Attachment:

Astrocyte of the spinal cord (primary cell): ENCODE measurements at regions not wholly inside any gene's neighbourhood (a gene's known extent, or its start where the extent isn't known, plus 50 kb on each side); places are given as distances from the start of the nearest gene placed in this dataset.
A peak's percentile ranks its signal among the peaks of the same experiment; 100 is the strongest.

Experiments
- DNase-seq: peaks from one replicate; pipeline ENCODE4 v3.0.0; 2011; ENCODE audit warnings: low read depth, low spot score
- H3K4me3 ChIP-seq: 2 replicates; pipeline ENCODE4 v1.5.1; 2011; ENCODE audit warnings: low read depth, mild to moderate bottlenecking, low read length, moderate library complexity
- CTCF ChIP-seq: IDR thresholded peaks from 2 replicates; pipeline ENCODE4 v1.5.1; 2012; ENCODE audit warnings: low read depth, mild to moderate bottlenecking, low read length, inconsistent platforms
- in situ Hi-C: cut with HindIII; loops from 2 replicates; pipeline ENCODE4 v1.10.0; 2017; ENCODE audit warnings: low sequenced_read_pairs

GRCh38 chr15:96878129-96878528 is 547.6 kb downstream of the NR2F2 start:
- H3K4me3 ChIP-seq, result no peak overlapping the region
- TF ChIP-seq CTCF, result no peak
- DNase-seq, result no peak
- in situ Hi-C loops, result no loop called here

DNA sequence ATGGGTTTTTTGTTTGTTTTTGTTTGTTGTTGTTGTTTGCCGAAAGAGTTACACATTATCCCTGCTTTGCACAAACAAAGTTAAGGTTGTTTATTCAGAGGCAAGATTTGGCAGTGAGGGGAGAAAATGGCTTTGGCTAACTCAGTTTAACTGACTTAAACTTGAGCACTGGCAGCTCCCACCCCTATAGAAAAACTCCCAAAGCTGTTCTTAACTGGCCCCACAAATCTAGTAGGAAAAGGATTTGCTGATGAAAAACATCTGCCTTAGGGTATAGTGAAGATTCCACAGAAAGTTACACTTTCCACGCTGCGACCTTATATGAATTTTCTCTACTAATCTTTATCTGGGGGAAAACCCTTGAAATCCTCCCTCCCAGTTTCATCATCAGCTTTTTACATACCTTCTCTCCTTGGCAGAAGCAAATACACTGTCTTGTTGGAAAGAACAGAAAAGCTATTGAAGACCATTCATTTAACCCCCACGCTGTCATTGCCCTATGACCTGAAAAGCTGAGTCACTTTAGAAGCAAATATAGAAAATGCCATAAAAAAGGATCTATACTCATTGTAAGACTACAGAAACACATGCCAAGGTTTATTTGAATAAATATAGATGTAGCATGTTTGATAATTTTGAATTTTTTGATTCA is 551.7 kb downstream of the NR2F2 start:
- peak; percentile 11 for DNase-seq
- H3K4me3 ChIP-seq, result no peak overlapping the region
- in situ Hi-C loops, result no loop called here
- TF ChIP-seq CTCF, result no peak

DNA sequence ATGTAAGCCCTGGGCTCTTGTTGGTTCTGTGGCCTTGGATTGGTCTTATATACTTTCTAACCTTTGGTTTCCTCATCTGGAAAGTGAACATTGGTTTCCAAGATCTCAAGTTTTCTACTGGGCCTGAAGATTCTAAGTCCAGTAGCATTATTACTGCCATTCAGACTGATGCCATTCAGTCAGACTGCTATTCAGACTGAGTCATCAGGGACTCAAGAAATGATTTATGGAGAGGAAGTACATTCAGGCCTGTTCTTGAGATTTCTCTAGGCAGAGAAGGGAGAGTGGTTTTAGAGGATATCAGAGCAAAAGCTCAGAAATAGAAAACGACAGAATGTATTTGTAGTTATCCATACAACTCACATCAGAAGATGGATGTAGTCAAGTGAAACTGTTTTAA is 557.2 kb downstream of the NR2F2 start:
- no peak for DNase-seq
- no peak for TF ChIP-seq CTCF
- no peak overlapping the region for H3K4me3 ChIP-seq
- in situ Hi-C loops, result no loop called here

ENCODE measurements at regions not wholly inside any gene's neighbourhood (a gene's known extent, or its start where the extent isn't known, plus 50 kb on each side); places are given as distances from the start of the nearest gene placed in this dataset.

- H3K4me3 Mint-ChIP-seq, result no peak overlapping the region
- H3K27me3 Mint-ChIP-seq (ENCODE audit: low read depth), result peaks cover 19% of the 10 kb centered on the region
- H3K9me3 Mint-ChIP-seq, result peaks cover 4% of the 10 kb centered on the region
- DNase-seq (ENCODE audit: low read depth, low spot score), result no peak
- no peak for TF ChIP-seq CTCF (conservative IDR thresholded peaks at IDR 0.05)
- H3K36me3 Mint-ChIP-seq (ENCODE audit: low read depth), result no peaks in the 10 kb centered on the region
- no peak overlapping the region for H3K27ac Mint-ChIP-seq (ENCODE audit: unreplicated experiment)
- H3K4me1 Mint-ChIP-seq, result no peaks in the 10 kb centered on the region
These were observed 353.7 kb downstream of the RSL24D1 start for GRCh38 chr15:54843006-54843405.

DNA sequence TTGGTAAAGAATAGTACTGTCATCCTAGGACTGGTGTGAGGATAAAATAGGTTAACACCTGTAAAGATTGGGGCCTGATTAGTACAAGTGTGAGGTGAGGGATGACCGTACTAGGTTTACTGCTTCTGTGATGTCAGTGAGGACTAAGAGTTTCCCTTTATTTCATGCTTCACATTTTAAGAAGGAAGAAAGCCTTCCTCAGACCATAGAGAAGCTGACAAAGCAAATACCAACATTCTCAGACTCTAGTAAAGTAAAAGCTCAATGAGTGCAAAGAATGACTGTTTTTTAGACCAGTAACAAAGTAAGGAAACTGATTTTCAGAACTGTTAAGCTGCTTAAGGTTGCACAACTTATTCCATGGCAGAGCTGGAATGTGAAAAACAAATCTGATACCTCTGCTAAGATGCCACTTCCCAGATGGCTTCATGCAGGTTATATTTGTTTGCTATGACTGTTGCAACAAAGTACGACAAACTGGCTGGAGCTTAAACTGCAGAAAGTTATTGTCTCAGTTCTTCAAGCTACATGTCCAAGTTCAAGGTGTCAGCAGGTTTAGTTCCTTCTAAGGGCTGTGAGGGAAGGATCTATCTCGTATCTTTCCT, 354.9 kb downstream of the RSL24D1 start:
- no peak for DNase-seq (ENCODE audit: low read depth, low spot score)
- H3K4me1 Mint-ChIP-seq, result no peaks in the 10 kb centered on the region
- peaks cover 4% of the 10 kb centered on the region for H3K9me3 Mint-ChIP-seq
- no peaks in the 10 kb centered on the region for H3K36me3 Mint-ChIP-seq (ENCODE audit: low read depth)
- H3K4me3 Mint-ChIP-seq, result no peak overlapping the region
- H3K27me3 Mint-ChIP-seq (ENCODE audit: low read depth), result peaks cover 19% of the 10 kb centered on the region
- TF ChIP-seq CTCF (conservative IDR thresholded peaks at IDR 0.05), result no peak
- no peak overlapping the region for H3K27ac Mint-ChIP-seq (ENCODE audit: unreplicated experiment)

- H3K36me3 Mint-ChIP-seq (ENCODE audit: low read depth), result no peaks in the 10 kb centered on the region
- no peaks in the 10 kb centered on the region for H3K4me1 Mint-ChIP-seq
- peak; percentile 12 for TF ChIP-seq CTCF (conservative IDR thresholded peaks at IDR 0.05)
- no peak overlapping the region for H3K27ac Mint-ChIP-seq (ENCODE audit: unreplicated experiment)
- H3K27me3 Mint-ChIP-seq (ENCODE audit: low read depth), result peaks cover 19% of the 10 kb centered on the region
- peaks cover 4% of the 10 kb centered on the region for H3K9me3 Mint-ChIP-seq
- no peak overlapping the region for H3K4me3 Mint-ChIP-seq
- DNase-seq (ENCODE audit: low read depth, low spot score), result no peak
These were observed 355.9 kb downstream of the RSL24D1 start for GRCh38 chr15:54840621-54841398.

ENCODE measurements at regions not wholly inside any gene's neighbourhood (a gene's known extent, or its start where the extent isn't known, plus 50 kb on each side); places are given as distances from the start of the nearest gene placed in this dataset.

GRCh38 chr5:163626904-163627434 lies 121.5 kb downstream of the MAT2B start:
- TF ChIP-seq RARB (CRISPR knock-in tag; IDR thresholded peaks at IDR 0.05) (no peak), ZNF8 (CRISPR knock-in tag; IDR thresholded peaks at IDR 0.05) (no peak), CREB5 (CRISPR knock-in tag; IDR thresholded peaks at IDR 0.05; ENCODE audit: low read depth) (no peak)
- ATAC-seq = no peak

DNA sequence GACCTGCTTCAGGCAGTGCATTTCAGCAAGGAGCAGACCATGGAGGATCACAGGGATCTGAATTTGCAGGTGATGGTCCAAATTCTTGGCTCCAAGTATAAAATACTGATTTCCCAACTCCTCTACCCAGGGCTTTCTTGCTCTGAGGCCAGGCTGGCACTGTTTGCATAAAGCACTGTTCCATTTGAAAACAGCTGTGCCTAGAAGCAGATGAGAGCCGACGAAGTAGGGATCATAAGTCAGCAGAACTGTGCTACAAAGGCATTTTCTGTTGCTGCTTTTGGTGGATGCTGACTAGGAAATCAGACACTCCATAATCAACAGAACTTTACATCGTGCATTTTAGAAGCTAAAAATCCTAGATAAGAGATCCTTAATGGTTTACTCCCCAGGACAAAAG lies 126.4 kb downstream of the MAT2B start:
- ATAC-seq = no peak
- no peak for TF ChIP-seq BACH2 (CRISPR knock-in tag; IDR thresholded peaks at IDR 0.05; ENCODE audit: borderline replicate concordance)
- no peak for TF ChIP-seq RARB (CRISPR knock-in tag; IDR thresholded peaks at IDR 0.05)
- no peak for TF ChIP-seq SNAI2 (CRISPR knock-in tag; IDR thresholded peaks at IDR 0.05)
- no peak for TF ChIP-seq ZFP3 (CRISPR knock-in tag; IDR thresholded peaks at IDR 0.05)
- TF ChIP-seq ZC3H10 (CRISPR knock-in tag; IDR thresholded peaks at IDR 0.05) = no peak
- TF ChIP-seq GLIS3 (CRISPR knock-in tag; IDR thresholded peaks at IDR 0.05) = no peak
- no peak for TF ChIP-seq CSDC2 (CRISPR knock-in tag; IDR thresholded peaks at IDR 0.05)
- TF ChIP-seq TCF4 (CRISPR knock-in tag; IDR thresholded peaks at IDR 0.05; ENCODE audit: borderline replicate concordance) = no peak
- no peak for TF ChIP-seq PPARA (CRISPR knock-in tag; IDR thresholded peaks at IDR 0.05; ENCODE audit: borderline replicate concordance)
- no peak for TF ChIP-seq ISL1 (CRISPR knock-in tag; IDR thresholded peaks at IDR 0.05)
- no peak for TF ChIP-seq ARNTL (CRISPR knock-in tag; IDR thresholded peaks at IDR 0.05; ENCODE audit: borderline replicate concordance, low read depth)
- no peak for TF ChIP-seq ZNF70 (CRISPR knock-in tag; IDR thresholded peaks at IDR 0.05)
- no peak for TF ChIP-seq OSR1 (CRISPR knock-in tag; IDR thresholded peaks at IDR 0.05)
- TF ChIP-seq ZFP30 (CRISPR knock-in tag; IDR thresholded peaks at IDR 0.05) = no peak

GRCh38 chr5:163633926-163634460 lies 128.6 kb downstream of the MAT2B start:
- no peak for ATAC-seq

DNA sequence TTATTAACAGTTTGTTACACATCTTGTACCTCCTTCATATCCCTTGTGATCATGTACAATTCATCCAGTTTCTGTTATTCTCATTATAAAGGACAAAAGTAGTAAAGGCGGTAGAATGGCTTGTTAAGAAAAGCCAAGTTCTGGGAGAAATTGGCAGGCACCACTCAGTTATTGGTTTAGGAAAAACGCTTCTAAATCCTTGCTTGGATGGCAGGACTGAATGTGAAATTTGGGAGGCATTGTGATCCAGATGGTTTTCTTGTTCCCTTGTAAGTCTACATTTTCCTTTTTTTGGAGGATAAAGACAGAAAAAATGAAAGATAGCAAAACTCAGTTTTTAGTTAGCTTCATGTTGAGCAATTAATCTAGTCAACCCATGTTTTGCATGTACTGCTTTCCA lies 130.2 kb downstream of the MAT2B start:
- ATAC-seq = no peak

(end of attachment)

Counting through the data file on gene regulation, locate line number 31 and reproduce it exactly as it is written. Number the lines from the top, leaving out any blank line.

- H3K4me1 Mint-ChIP-seq, result no peaks in the 10 kb centered on the region